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What should we remember about Wayman Tisdale? Everything

By John Rohde - Columnist Modified: May 15, 2009 at 6:34 pm •  Published: May 15, 2009
Tommy Tubbs tried to speak, but couldn't.

There were too many tears, too much pain.

When cancer conquered 44-year-old Wayman Tisdale on Friday morning, Tubbs lost the brother he never had.

"Every time I saw him, he'd say, 'There's my brother from another mother,' " Tubbs said.

Tubbs knew he was not alone in his pain. He knew the Tisdale family was crushed.

He also knew Tisdale's extended family reached well beyond the state lines of Oklahoma, venturing out not only to NBA cities but into jazz joints, where the man played bass guitar as smoothly as he buried fade-away jumpers.

Basketball fans aren't the only people who suffered a loss. Musicians also lost one of their own.

They all weep in unison.

Since Tisdale was the brother Tommy Tubbs never had, that means former Oklahoma basketball coach Billy Tubbs lost one of his two sons on Friday.

"Yeah, that's true," said Billy, who is now Lamar's athletic director and learned of Tisdale's death while attending an NCAA golf regional in Austin, Texas.

During two interviews with local reporters in Austin, Billy twice had to back away and gather himself, just like Tommy did.

Everyone with the last name of Tubbs adored Tisdale, loved Tisdale, and this was about so much more than Tisdale being the greatest player Billy ever coached.

"This was family," Billy said. "During his battle, we got closer than we ever were."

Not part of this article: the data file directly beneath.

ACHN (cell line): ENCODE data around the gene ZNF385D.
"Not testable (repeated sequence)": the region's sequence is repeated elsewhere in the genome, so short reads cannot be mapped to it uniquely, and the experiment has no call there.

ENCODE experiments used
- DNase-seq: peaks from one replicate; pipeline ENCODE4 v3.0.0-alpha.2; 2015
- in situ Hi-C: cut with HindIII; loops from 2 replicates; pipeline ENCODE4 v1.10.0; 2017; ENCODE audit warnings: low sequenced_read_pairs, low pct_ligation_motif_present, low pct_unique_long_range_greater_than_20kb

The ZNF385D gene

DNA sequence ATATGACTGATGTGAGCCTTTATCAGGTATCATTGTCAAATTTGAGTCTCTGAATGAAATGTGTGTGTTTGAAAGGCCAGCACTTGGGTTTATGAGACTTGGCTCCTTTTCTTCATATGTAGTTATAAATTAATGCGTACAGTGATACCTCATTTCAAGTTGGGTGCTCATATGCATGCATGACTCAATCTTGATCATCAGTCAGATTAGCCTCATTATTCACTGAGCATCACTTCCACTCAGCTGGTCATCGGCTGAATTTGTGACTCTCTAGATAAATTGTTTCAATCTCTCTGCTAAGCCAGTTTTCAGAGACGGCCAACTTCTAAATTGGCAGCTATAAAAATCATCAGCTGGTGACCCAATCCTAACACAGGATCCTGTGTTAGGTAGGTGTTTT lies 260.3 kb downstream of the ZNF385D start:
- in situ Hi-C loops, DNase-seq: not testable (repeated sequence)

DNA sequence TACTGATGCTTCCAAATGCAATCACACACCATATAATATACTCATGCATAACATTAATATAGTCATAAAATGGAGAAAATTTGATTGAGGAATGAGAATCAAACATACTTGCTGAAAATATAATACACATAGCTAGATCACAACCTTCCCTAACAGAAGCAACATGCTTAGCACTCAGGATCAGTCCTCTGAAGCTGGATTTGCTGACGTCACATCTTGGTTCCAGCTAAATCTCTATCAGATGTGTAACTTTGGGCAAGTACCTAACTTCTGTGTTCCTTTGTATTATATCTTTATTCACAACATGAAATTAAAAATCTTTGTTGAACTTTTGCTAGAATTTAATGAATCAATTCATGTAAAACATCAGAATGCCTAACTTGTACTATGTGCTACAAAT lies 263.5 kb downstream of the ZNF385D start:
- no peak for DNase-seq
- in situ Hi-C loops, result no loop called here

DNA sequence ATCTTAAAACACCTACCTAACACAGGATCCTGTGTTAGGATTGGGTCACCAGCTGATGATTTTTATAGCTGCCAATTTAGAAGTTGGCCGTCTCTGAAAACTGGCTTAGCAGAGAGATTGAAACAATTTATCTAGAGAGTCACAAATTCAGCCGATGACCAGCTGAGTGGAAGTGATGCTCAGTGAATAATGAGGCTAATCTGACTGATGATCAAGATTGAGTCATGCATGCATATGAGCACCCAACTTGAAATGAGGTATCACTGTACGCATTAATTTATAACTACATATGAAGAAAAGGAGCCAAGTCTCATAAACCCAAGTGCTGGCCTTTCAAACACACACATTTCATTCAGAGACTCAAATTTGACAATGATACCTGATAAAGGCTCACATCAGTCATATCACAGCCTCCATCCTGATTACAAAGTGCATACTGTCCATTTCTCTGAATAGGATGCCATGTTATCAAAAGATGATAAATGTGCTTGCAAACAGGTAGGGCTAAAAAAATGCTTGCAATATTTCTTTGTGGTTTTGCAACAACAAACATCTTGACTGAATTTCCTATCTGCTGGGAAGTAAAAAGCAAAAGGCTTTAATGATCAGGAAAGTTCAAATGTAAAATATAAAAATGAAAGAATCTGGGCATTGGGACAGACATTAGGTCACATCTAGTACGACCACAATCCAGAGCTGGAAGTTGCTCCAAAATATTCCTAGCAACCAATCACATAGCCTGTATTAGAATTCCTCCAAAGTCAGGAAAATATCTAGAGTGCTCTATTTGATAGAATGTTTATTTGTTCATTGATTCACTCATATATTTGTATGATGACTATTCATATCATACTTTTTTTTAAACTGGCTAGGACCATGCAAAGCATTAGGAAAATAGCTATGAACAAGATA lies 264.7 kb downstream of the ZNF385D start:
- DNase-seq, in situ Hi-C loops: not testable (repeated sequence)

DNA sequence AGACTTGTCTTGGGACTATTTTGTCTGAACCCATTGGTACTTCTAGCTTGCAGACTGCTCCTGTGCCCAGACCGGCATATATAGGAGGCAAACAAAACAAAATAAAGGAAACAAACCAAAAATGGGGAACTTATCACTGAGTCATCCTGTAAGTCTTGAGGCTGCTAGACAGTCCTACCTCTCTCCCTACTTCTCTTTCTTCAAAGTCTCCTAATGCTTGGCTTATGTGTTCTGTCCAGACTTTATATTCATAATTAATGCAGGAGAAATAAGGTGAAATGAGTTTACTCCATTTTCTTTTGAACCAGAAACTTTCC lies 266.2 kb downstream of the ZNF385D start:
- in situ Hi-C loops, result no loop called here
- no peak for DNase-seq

Friday marked the second time Tisdale and Billy parted ways.

"I lost Wayman twice," Billy said. "The first time was to the NBA, but that wasn't nearly as bad as the second time."

An entire nation of college basketball coaches wanted Tisdale coming out of Tulsa Washington High School in 1982, but it was Billy who hooked him.

It was Billy who shoved the wonderment of Wayman toward center stage, helping him become the first freshman to make the Associated Press All-American team.

When the latest round of cancer began to overwhelm Tisdale, Tommy and Billy spent hours with Tisdale in the hospital during treatments.

They revisited their college days, when Tisdale and Tommy arrived at OU the same year.

A junior-college transfer trying to play point guard for his demanding father, Tommy often boasts he and Tisdale averaged 28 points a game together.

"I just happened to average two of those 28," Tommy said.

Try as he might, Tisdale was unable to hide his two-year bout against cancer.

It's impossible to hide something so vicious when so many care about you.

Because so many people cared, and because Tisdale's battle was so intense, everyone knew that someday Friday would come.

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